Pleasure over Performance
My first initiation into Freediving was a self-taught attempt to hold my breath sitting on the bottom of a pool. (** learn with an Instructor and never Freedive alone). I found a little space in the place between the inhale and the exhale. It was like a tiny taste of wholeness that I could savour if I stayed still long enough. Alone and immersed in a cocoon of quiet, I tapped into something beyond the understanding of my mind.
A gentle breath-hold became a sanctuary I could retreat to where my insecurities would vanish. Like my secret fortress in the woods as a child, it was a place where I could stop trying to fit into to an acceptable me and embrace my most magical self.
Then came the ego.
Inquisitive outsiders noticed and asked, ‘how long can you hold your breath?’ This naturally sparked my curiosity, so I grabbed a watch and spent the next few sessions holding my breath to the count of the clock.
The breath-hold turned from a meditation to a game, my way in became a way out. I lost that something that I couldn’t grasp or explain. I found something that I could measure and improve upon.
When I started to Freedive in the ocean, meters took over from time and depth became the quest. I couldn’t find that space, that peace, the freedom of life in between in the inhale and exhale. I was lost in an insatiable search for confidence through achievement.
At first it was the 40 meter mark, to qualify as an Instructor. This depth loomed over me, triggered self-doubt and stained all my dives with striving. The push was strong, I HAD to dive to 40 meters to be ‘good enough’. Eventually, I made it and I started to teach Freediving and it was then that I noticed my students were having an amazing experience of simply being, on one breath. Sometimes our students are our greatest teachers. They reminded me that I was missing the whole point.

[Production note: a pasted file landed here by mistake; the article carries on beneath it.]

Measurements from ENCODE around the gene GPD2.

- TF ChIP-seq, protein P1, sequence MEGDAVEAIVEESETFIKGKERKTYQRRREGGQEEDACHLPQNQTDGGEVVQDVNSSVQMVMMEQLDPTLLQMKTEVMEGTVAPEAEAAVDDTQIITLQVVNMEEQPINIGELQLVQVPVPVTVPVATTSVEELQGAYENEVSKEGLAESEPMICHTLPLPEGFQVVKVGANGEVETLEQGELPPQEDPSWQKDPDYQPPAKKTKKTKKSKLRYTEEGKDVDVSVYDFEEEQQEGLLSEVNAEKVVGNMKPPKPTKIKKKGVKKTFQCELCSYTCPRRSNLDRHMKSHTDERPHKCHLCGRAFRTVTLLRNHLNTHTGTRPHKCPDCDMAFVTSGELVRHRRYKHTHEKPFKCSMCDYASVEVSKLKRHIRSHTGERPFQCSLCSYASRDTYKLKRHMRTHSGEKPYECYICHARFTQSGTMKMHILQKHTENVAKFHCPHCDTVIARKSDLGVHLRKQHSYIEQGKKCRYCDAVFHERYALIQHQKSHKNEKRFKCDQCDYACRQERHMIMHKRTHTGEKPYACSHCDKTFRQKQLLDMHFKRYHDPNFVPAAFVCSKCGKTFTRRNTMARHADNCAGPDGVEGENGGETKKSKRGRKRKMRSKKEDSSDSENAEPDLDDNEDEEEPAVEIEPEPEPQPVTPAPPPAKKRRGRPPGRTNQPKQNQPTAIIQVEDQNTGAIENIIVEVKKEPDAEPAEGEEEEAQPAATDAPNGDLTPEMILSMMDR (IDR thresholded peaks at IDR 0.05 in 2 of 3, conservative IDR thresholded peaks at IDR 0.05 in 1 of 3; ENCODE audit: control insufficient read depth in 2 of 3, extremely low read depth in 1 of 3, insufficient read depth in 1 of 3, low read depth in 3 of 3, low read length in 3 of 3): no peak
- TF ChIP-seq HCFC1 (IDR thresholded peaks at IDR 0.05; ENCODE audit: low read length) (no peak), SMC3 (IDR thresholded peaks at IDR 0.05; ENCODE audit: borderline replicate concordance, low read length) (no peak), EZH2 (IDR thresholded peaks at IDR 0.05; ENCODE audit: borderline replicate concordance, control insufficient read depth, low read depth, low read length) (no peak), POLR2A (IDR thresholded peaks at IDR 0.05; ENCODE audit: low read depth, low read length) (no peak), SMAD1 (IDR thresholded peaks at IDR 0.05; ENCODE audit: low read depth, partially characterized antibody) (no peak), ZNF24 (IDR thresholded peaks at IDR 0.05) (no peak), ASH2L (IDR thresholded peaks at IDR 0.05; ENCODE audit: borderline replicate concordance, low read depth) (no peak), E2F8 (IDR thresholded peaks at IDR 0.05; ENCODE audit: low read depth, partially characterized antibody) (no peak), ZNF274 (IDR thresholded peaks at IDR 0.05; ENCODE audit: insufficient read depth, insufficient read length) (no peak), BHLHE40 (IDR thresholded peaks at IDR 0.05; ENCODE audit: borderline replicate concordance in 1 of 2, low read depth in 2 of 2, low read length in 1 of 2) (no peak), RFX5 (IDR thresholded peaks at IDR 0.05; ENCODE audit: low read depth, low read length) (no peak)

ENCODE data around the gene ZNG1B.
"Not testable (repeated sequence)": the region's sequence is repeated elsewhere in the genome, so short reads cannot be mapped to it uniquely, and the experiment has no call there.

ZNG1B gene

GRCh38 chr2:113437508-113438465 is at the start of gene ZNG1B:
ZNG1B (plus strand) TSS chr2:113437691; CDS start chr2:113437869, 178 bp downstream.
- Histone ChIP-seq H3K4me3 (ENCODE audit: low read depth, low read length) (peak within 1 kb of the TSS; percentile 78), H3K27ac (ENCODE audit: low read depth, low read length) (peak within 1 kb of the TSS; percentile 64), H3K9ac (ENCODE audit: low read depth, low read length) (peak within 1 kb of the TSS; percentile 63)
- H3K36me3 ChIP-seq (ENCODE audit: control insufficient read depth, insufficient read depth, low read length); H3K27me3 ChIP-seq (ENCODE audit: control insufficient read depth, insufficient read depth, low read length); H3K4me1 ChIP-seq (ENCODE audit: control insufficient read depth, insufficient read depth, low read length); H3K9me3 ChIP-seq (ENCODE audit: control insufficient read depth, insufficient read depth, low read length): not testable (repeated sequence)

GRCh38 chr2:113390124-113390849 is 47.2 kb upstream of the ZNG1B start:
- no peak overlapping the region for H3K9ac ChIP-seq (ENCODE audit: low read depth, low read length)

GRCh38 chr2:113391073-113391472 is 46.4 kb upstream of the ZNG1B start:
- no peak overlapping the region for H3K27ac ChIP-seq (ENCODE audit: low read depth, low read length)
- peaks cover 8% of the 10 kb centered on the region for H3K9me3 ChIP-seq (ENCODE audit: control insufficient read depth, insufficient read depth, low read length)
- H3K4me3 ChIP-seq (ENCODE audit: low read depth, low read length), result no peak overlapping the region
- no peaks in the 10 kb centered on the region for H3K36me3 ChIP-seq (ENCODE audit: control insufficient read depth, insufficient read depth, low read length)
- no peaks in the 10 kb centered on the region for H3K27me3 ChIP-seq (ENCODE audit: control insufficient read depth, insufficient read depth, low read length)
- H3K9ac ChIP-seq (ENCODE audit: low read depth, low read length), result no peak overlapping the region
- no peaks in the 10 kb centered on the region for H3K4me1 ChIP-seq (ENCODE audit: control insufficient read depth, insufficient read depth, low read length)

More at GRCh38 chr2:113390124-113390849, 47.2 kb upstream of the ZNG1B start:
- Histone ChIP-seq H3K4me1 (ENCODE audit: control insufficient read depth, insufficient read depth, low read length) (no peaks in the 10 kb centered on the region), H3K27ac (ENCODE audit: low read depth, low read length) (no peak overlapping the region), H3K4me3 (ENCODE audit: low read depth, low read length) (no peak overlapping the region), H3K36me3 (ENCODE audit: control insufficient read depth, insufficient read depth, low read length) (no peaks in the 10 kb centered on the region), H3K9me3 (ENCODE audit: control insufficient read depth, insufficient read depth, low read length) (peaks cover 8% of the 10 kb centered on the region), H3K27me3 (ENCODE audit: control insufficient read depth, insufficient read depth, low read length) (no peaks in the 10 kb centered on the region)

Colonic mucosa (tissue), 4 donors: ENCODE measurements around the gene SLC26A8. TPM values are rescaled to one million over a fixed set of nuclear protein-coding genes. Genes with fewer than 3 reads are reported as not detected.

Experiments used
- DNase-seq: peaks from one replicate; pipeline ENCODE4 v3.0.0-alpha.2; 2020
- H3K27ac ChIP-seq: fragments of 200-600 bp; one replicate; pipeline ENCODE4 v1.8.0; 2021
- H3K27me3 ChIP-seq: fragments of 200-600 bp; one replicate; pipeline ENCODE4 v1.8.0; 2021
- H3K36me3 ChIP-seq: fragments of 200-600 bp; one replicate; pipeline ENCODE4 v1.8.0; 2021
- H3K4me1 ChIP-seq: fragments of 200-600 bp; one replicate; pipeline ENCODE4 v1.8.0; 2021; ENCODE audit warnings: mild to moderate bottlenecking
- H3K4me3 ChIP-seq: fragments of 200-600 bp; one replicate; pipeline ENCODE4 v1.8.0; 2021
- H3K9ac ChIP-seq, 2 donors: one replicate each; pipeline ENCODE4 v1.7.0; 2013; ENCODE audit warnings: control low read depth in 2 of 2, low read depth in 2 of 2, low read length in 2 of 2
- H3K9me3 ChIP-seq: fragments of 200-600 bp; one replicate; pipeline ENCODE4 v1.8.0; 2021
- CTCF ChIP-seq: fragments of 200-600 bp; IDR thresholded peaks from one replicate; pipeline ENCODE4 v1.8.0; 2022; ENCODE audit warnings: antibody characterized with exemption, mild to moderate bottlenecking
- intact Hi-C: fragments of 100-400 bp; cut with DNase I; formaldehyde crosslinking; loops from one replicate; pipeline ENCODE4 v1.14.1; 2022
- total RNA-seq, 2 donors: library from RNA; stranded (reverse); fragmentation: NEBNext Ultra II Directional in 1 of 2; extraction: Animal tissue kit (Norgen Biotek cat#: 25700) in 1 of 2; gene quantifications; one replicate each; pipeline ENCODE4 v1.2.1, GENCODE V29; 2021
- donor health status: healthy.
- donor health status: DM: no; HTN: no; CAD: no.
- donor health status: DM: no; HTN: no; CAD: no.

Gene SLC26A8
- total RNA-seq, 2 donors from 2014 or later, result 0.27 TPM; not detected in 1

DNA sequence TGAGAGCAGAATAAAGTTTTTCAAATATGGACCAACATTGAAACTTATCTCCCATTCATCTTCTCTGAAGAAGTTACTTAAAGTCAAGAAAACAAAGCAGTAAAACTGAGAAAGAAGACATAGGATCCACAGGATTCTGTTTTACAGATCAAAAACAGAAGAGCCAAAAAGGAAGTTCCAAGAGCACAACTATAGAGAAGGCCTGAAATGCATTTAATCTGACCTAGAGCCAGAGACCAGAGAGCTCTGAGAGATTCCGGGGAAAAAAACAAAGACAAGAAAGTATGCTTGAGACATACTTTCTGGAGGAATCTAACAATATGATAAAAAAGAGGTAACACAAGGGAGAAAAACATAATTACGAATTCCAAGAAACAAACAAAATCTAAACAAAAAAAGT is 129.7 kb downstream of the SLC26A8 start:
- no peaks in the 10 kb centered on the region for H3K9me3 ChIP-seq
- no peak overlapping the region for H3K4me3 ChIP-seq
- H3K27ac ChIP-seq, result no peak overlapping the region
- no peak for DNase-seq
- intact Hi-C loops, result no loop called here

Thus began my journey into diving from the heart. I pulled the meters back and started fresh, with the primary intention of diving for pleasure. My mantra was ‘Do it for the love’.
Flash forward through three years of teaching Freediving full time, and the competitive scene sparked my curiosity. OK, honestly, it was the travel and time off that interested me. I shuddered at the idea of diving in public or failing in public but I really wanted to go to Greece so I decided to sign up for my first competition.
There it was again, that old familiar insatiable drive. Ego. Striving. Trying. Fear. Insecurity. I was competing in the “I am not good enough” game, purely with myself. I believed that if I dove deeper, if I performed better, I would feel better.
Sound familiar? ‘If I do this, then I will be happy. If I do more, then I will be satisfied. If I dive deeper, then I will be good enough.’ I had it all backwards.
The epiphany, the ah-hah moment came when I meditated on how I really wanted to feel.
Joy, pleasure, freedom, laughter, community, love, play, connection, patience, passion, enthusiasm, energetic, alive.
I devoted my diving to nurturing these qualities. I wondered, what would it look like to dive for joy? I might swim down with an inner smile, feeling the bounce of my kicks and the ocean on my face. What would diving for pleasure look like? Melting into the freefall without any expectation of a ‘target depth’. What would connection look like? Diving honestly. Holding back when my body requests rest. Going for it when it feels good.
Simple and accessible- right?
A previous goal would have been to increase my performance, now, it is to increase my pleasure potential.
How do I know that I am not turning into a lazy hedonist who will never amount to anything because all I want is to feel good? Because the evolution of the soul requires a bit of grit, integrity and follow through. It teaches us to ask for and offer forgiveness, to be grateful and gracious, to consider our impact on the environment and our neighbours… and we all know that’s not lazy or easy work.
Now, you could say that my “performances” have improved. Yes, I dive deeper, but that’s no longer how I measure my success. I have a new gauge for fulfilment: Am I in alignment with myself? Do I feel good before, during and after? Do I enjoy the process? Does it help me connect to myself and others?
This is an ongoing practice that I am willing to participate it. I am not ‘giving up’ or ‘settling’, I am simply accepting and appreciating my capacity to be all that I AM and it feels really good.
Do you struggle with performance and pleasure? Do you ever find yourself in the ‘I am not good enough, yet, game?’ Join the discussion in the comments section below. How do you know when you are in alignment with yourself? How do you feel when you are not?
Here’s to goals with soul, self-love and celebrating that we are enough!
Love your fellow pleasure seeker on the path,